Modern life brings with it modern problems. While you may not think twice about that old bill you just threw in the trash, or the pre-approved credit card offer sitting in your recycling bin, you should.
Fraudsters are constantly on the lookout for information they can use to drain your accounts, open loans in your name, or even assume your identity. They will go as far as to dig through your trash and recycling bin or wait until it makes its way to a dumpster, then dive in.
Since you can’t keep every document you ever receive—otherwise you’d have a house overflowing with paper!—it’s important to know what you need to keep, and for how long, what’s okay to toss in the trash, and what you need to shred.
Keep these docs forever
For important documents like birth certificates or military records, experts advise keeping the originals for as long as you’re still upright, in a fireproof safe. It’s also advised to keep a copy of each in a safety deposit box in case the original gets lost or damaged.
- Academic records, diplomas, college transcripts
- Birth and baptismal certificates, adoption papers
- Marriage and divorce certificates
- Death certificates, wills, living wills
- Employment records, military records
- Driver’s licenses & passports
- Medical records
- Social Security cards
- Retirement and pension records
Many documents can be kept for a shorter period of time before they’re disposed of. Here’s a list of the most common ones, and how long to keep them.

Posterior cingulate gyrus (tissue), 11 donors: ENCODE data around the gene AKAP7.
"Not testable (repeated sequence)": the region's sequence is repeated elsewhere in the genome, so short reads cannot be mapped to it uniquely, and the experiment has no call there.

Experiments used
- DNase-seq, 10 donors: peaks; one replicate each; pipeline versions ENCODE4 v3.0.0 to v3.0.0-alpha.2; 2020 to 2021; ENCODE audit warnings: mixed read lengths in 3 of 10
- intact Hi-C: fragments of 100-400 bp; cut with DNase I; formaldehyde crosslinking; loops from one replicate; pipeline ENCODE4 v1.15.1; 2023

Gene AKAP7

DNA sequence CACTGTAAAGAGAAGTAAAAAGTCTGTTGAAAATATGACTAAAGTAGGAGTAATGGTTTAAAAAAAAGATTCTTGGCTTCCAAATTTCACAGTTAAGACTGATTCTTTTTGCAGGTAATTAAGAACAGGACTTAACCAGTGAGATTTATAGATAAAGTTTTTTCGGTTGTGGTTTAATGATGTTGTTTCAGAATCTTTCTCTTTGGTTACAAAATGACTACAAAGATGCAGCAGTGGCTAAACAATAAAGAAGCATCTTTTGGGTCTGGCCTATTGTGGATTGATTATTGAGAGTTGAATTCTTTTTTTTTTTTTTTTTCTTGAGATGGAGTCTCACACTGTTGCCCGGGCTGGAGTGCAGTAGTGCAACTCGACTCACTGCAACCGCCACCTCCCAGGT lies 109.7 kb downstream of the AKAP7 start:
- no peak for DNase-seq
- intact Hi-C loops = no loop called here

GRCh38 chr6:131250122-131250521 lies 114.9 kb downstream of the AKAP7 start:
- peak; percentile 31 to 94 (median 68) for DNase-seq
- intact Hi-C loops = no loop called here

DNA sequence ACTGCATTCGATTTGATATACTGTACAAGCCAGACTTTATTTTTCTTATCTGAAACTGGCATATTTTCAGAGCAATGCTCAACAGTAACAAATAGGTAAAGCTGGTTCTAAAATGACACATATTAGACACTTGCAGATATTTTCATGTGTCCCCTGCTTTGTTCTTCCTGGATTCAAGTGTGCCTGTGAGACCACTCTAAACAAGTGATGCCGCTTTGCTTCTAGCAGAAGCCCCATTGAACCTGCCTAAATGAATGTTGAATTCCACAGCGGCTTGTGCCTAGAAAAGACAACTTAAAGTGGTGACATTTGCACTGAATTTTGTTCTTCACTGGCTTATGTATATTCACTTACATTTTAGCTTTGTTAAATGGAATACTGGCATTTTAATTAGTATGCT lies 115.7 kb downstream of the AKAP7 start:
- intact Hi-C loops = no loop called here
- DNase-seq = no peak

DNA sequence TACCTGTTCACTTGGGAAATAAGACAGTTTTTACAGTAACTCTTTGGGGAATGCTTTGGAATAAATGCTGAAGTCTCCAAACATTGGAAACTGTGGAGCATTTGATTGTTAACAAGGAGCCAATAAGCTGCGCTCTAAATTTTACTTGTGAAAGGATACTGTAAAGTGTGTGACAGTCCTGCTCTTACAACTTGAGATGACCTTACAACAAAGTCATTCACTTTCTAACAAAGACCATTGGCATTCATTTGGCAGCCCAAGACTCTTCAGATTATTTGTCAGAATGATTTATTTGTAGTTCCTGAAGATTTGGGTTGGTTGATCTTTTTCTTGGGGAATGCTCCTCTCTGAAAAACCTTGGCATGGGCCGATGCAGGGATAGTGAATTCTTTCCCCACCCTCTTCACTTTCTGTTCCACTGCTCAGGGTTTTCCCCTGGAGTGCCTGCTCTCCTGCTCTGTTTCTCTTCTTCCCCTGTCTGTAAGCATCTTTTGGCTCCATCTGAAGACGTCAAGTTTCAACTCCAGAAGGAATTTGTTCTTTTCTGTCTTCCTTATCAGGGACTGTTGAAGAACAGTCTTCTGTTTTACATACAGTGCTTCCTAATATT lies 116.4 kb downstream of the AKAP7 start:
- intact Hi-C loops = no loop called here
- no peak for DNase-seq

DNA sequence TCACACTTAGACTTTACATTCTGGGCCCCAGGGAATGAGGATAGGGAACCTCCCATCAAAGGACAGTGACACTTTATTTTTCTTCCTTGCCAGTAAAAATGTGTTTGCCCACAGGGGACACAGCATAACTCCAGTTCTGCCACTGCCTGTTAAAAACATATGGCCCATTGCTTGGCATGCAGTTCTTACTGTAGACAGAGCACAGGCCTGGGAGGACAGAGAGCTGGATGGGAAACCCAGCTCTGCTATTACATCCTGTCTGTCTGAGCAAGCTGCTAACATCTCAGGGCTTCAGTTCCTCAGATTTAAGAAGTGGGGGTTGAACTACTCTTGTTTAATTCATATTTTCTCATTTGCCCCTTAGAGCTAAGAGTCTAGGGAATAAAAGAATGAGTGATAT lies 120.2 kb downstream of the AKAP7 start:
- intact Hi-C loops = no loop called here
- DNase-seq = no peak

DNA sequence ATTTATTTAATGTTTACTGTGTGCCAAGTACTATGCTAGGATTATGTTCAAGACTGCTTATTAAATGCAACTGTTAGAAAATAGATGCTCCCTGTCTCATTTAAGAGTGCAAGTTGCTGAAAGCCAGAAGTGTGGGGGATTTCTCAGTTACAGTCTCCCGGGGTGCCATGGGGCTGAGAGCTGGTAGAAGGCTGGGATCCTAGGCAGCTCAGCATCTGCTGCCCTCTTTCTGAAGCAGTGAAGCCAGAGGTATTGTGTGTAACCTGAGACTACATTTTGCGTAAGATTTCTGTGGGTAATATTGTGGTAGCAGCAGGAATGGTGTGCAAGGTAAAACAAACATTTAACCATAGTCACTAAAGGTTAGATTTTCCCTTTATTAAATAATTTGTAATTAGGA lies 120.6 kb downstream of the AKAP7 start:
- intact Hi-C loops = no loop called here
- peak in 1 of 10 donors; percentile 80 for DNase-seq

ATM Receipts, Voided Checks – keep one month.
Bank Statements – Once you know your monthly statement is correct; you can toss the statement at the end of the year. But if you’ve used a check to pay for a large or deductible purchase, hold on to it.
Bills – Keep one year for anything tax or warranty related. Other bills, including credit card bills, keep only until after you pay them.
Home Improvement Receipts – Keep as long as you own the home.
Investment Records – Keep seven years after you’ve sold the security or closed the account.
Leases – Keep until the lease ends and you have received your deposit back.
Paychecks – Keep one year until you’ve received your W-2 tax form.
Sales Receipts – For major purchases like appliances and electronics, keep for as long as you own the item. For things like shoes or housewares, keep only until you know that you won’t need the receipt to make a return.
Tax Documents – Keep seven years including your filing and all accompanying documents like W-2s and receipts.
What to toss, what to shred
When it’s time to dispose of the documents, use this general rule when deciding whether to toss or shred:
Anything that has account numbers, birth dates, maiden names, passwords, PINs, signatures, or Social Security Numbers should ALWAYS be shredded.
In addition, always shred these documents:
- Legal documents
- Credit reports
- Expired passports/visas and driver’s licenses
- Medical & dental records
- Pre-approved credit card or loan applications
- Receipts with account numbers, credit card numbers or any other identifying information
- Travel itineraries
- Used airline tickets
- Utility bills, cable bills
References: Business Monthly, The Spruce.com